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Commercial fisherman drowned after fishing vessel capsized - Alaska, August 31, 1992.
Morgantown, WV: U.S. Department of Health and Human Services, Public Health Service, Centers for Disease Control and Prevention, National Institute for Occupational Safety and Health, FACE 92-32, 1993 Mar; :1-11
A commercial fisherman was trapped and drowned after the commercial fishing vessel he was on capsized while under tow. The 16 year old male fisherman was a share holding crewman aboard a 32 foot bowpicker. He had 5 weeks of experience on the vessel, and had fished commercially with his family for several years. The vessel had become disabled and was anchored for 11 hours with only two men, the skipper and the victim, on board. The vessel was carrying about 1000 pounds of salmon and slush ice. A tender arrived to tow the vessel to port and within 2 minutes of beginning to tow, the vessel capsized, trapping both men in the pilot house. The skipper escaped and swam to safety. Numerous attempts to reach the other man were not successful. It was recommended that training be given in vessel stability, including factors that could result in the deterioration of vessel stability and the measures that can be used to maintain or restore stability, especially under tow conditions; that a constant watch be kept while under tow; that all crew members wear a personal flotation device during a tow; that vessel preventive maintenance is performed and documented; and that all nonessential personnel are taken from a vessel being towed.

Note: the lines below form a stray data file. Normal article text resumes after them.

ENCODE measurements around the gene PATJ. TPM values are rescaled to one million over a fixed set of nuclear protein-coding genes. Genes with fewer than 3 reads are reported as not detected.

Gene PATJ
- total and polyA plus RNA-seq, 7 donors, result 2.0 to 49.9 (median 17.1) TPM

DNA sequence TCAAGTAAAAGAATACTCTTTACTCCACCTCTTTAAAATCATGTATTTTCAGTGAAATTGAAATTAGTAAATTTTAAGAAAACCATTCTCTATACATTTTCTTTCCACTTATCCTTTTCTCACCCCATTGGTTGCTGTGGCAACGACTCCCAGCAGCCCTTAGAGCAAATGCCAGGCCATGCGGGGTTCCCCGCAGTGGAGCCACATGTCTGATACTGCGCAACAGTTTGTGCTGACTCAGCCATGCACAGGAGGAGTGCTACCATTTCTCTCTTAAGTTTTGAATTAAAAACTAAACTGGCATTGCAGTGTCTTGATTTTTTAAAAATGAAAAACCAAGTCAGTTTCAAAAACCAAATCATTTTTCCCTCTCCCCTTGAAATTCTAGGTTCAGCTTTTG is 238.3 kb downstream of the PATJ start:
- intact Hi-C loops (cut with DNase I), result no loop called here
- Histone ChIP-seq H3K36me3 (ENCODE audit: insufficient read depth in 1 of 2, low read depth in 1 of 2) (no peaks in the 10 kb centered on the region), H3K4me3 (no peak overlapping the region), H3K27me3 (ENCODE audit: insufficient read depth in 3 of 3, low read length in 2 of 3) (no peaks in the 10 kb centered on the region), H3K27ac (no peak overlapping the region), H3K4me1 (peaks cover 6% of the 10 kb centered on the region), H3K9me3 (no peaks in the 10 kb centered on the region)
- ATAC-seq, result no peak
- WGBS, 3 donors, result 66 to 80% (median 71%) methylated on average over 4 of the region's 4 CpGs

NIOSH-Author; FACE-92-32; Region-10; Accident-analysis; Safety-practices; Fishing-industry
Field Studies; Fatality Assessment and Control Evaluation
NTIS Accession No.
National Institute for Occupational Safety and Health
Page last reviewed: April 12, 2019
Content source: National Institute for Occupational Safety and Health Education and Information Division